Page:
LAUCHLAN T. MUNRO (*)
ABSTRACT. This paper suggests that a principal-agent perspective may be one of several useful ways of analyzing the family. The principal-agent literature has so far ignored an important set of cases where the principal is incapable of defining and defending her own interests, and so is assigned an agent by law or custom. This paper applies principal-agent analysis to one such case, the family, where the child is taken as the principal and the parent is her agent. The principal-agent problem within families creates a prima facie case for certain state interventions to protect the interests of child-principals. The principal-agent perspective on the family sheds new light on two old debates: about provision of state welfare services in cash or in kind, and about user fees for social services.
PRINCIPAL-AGENT (P-A) ANALYSIS has emerged as a popular and useful tool in the social sciences since the early 1970s, especially in accounting, economics, finance, management, organization theory, and sociology. The literature has, however, confined its attention to two sub-sets of P-A problems, namely those of a commercial-economic-managerial variety and those in and around the public bureaucracy. While other useful perspectives on the family have been proposed and developed in recent decades, the usefulness of the P-A heuristic in analyzing the family has been greatly underestimated. I will argue that an analysis of principal-agent interactions within the family is a prerequisite for understanding the legitimate roles of the state and family in welfare provision. This is because the family represents a special case where the principal, the child, is incapable or only very imperfectly capable of defining and defending her interests and imposing them on her agent, the parent, and so is assigned an agent by law or custom. I will further argue that the potential for P-A conflicts within the family creates a prima facie case for certain types of state intervention in family life in order to protect children's rights and welfare. Analysis of potential P-A conflicts within the family also argues for provision of some state welfare services in kind rather than in cash, and against the charging of user fees for basic social services involving children.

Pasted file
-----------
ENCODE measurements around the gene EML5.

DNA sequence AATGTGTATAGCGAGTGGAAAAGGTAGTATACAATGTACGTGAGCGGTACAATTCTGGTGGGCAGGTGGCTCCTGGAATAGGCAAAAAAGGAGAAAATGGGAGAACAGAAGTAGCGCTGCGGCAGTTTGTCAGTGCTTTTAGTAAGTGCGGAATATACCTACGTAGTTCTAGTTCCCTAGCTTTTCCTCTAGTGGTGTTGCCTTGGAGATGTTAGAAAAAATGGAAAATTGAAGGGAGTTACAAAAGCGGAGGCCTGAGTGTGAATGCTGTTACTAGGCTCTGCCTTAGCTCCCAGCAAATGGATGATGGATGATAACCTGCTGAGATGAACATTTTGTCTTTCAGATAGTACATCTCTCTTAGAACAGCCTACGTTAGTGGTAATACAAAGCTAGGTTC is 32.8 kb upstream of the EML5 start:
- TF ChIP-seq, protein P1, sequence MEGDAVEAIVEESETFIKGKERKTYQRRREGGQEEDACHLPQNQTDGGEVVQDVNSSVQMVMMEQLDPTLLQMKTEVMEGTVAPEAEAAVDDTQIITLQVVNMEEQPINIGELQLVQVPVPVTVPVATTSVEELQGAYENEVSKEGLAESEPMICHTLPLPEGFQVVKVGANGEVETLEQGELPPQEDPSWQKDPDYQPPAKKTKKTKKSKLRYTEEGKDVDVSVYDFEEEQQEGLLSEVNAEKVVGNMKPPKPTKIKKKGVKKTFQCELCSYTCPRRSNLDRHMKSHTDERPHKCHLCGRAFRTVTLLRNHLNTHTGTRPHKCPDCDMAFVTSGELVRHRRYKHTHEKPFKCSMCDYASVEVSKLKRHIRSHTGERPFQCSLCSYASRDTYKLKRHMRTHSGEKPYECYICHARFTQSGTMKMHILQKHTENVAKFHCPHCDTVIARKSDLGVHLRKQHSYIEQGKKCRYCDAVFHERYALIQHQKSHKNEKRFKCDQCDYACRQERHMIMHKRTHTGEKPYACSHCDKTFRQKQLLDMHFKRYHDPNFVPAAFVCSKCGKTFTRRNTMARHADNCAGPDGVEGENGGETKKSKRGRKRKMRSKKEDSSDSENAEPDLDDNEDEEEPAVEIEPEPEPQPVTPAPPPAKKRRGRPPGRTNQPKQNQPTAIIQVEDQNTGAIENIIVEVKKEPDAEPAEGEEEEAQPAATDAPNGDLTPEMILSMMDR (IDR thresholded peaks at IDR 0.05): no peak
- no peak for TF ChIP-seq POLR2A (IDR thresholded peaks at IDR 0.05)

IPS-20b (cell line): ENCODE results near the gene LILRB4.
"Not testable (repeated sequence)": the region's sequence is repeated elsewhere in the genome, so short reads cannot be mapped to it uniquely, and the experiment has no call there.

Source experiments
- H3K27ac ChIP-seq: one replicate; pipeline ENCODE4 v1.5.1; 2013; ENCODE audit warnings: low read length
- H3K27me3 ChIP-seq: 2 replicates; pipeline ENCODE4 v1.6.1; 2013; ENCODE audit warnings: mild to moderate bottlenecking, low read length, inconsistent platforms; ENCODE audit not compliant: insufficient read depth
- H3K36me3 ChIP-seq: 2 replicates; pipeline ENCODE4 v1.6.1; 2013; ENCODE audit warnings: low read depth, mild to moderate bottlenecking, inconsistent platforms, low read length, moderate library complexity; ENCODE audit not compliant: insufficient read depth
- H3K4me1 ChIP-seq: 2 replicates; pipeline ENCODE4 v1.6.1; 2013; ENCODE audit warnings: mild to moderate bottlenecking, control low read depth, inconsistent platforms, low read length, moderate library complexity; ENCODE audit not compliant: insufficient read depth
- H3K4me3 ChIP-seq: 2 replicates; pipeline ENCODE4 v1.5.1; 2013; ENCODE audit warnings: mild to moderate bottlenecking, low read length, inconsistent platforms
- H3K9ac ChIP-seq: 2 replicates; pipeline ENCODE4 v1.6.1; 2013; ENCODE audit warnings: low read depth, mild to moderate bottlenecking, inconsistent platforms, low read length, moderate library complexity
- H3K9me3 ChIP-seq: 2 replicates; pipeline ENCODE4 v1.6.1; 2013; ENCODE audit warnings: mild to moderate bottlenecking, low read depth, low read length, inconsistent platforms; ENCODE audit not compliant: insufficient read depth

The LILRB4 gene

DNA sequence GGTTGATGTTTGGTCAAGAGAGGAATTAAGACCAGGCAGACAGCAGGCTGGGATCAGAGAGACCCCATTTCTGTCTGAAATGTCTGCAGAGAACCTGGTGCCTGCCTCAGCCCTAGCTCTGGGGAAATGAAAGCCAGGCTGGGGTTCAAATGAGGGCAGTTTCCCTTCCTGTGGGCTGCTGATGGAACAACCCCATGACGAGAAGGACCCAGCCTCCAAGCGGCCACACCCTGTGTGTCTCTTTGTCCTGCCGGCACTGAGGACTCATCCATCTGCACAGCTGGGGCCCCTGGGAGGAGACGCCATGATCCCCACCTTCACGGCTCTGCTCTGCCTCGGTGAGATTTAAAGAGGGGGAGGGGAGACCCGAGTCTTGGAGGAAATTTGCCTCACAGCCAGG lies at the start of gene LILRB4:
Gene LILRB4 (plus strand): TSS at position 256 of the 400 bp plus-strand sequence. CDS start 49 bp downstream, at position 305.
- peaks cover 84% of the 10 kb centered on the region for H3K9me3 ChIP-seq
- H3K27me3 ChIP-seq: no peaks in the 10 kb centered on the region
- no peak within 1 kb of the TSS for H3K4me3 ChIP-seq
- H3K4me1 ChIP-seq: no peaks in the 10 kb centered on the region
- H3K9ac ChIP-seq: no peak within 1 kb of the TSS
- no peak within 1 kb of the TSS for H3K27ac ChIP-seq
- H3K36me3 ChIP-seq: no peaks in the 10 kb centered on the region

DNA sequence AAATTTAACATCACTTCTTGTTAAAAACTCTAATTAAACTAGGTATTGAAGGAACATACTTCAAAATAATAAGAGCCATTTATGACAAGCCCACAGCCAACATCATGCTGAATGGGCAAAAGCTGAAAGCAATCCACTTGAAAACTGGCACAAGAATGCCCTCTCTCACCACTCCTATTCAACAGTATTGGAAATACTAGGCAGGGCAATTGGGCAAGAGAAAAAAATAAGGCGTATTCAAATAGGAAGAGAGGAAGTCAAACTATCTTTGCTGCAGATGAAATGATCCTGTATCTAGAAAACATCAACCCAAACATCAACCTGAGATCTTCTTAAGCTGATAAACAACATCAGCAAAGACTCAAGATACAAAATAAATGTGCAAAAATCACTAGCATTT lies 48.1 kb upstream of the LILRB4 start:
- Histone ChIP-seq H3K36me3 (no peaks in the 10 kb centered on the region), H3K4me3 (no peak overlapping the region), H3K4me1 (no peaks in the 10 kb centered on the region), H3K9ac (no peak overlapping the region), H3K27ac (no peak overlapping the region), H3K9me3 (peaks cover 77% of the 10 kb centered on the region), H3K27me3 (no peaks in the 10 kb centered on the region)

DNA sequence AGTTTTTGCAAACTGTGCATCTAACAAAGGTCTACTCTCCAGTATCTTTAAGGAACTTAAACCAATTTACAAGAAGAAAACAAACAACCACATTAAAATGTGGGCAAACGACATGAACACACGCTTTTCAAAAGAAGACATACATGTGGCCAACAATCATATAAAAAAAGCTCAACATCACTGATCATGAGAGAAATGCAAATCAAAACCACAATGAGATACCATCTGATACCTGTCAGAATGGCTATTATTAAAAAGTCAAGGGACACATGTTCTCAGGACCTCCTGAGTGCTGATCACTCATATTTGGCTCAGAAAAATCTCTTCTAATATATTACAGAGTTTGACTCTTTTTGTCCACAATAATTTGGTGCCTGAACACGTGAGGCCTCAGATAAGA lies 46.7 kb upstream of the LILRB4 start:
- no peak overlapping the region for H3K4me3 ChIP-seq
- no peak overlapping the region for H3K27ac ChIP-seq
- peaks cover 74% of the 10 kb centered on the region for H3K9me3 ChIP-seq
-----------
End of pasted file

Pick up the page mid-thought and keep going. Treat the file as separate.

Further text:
Images of the Family
IN IMAGES OF ORGANIZATION, his ground-breaking work on organization theory, Gareth Morgan has proposed that we use the various "images" we have of organizations--organizations as machines, as organisms, as brains, as political systems, as cultures, etc.--to explore different parts of organizational life (Morgan 1986). The various images each shed light on certain aspects of organizations as social phenomena, but not on others. To see organizations as machines, for example, is to focus on organogrammes, formal hierarchies, management-by-objectives, and the like, while ignoring, for example, organizational culture and the subterranean politics that exist in all organizations. Every image is necessarily partial in that it has its strengths and weaknesses, and no one image provides a complete picture. To gain a comprehensive understanding of a given organization or situation, one must employ several of these images.
In this paper, I am proposing that a principal-agent perspective is a useful image to have of family life. In doing so, I am not proposing that principal-agent theory is the only possible way to view family life. On the contrary, many other perspectives on family life have been proposed--families as patriarchal structures, families as systems of cooperative conflict, families as the nexus for inter-generational compacts, families as hierarchical status relationships between parents and children--and all of these are useful and valid in their particular domains. My proposition is simply that we should add to this list families as a special case of principal-agent interactions, since this perspective highlights important social and political dilemmas and provides new insights into prominent questions of social policy. …